UBC Theses and Dissertations

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UBC Theses and Dissertations

Comparative genome analysis in rodent models of Parkinson’s disease and spinocerebellar ataxia type 3 Thatra, Nivretta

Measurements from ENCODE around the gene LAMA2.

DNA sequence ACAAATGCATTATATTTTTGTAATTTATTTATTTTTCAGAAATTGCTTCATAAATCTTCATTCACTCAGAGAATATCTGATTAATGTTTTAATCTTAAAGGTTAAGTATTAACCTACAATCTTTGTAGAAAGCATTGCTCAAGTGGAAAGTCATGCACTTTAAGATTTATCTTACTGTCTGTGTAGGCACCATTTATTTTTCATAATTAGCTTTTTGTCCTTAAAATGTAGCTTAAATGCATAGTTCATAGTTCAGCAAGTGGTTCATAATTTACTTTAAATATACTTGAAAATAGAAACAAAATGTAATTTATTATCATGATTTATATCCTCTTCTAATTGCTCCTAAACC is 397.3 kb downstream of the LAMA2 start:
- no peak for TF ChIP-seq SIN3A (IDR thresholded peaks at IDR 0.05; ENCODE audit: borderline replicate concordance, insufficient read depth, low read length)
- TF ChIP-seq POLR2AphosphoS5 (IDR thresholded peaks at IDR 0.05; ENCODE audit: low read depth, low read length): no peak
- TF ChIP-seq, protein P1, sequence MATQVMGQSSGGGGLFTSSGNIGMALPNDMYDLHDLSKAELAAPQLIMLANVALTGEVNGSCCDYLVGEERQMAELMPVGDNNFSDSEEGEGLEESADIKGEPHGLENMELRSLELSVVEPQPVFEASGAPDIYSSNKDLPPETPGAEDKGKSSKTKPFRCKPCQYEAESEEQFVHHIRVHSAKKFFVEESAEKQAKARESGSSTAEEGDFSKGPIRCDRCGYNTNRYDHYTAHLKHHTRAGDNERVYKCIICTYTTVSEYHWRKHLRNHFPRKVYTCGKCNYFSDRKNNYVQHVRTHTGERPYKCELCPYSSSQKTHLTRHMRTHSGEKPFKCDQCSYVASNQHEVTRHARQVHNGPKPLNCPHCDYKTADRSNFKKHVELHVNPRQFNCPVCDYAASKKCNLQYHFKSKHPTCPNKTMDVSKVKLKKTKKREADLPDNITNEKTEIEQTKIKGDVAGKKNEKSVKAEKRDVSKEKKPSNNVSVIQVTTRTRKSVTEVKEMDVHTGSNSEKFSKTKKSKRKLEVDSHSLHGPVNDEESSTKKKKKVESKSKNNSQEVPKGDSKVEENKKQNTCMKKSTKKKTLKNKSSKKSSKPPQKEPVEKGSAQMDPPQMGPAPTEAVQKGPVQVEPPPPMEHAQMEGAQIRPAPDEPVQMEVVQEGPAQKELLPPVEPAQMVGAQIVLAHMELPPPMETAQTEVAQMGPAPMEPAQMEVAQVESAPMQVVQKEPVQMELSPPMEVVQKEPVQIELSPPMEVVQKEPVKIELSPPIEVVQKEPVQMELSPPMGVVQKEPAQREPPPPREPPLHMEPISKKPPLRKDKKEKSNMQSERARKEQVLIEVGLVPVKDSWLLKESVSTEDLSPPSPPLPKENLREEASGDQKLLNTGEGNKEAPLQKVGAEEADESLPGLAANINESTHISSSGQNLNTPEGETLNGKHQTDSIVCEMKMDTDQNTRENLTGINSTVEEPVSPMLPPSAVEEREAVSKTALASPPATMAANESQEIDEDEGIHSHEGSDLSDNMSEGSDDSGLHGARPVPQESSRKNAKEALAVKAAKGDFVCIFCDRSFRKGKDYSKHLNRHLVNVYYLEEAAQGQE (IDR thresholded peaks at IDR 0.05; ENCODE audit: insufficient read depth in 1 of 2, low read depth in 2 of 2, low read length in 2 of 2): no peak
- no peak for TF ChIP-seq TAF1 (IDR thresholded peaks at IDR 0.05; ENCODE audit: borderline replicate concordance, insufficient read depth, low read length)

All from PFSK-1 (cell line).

The shared hallmarks of neurodegenerative diseases (NDs) – notably, the existence of protein deposits, selective vulnerability of cell types, chronic neuroimmune response, and early dysfunction in brain vasculature – support the idea of studying different transgenic models relevant to NDs in concert rather than separately. Indeed, transgenic models of different NDs, namely Parkinson’s disease (PD) and spinocerebellar ataxia type 3 (SCA3), show comparable behavioral abnormalities and some similarities in cell loss. In this project, we hypothesized the reflection of these previously characterized similarities at the transcriptomic level in transgenic models of PD and SCA3, and that prioritizing overlaps in gene expression across transgenic models might allow the identification of genes that are involved in pathological pathways relevant to more than one ND. I show in an unpublished dataset of rodent transcriptomes from two time points and up to three brain regions that most overlaps in gene expression patterns are specific both to the brain region and time point from which samples are obtained. Overlaps in gene expression are found between transgenic models that study the effects of the same gene, synuclein alpha (Snca). In examining the overlaps of the interpretations of gene expression via cell type proportional estimations and functional analysis, I find commonalities across models suggesting changes in endothelial cells at the earlier time point and oligodendrocytes at the later time point.

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